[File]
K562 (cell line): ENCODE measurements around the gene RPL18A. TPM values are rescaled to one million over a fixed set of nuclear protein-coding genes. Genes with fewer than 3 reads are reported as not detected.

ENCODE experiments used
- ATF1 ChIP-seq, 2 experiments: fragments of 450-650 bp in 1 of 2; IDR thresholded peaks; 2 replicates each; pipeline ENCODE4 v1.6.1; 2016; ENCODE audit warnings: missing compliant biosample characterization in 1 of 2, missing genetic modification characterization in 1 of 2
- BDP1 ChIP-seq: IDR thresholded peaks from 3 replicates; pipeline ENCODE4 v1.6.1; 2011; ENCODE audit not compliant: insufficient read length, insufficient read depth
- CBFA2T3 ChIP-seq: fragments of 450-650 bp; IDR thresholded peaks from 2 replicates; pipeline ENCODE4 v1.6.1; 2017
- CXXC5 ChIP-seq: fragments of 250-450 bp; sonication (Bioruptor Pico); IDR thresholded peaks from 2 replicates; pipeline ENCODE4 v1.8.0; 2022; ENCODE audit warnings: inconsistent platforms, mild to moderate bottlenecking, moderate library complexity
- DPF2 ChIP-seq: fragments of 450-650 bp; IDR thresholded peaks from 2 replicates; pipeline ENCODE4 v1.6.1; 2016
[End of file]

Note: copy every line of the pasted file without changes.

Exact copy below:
K562 (cell line): ENCODE measurements around the gene RPL18A. TPM values are rescaled to one million over a fixed set of nuclear protein-coding genes. Genes with fewer than 3 reads are reported as not detected.

ENCODE experiments used
- ATF1 ChIP-seq, 2 experiments: fragments of 450-650 bp in 1 of 2; IDR thresholded peaks; 2 replicates each; pipeline ENCODE4 v1.6.1; 2016; ENCODE audit warnings: missing compliant biosample characterization in 1 of 2, missing genetic modification characterization in 1 of 2
- BDP1 ChIP-seq: IDR thresholded peaks from 3 replicates; pipeline ENCODE4 v1.6.1; 2011; ENCODE audit not compliant: insufficient read length, insufficient read depth
- CBFA2T3 ChIP-seq: fragments of 450-650 bp; IDR thresholded peaks from 2 replicates; pipeline ENCODE4 v1.6.1; 2017
- CXXC5 ChIP-seq: fragments of 250-450 bp; sonication (Bioruptor Pico); IDR thresholded peaks from 2 replicates; pipeline ENCODE4 v1.8.0; 2022; ENCODE audit warnings: inconsistent platforms, mild to moderate bottlenecking, moderate library complexity
- DPF2 ChIP-seq: fragments of 450-650 bp; IDR thresholded peaks from 2 replicates; pipeline ENCODE4 v1.6.1; 2016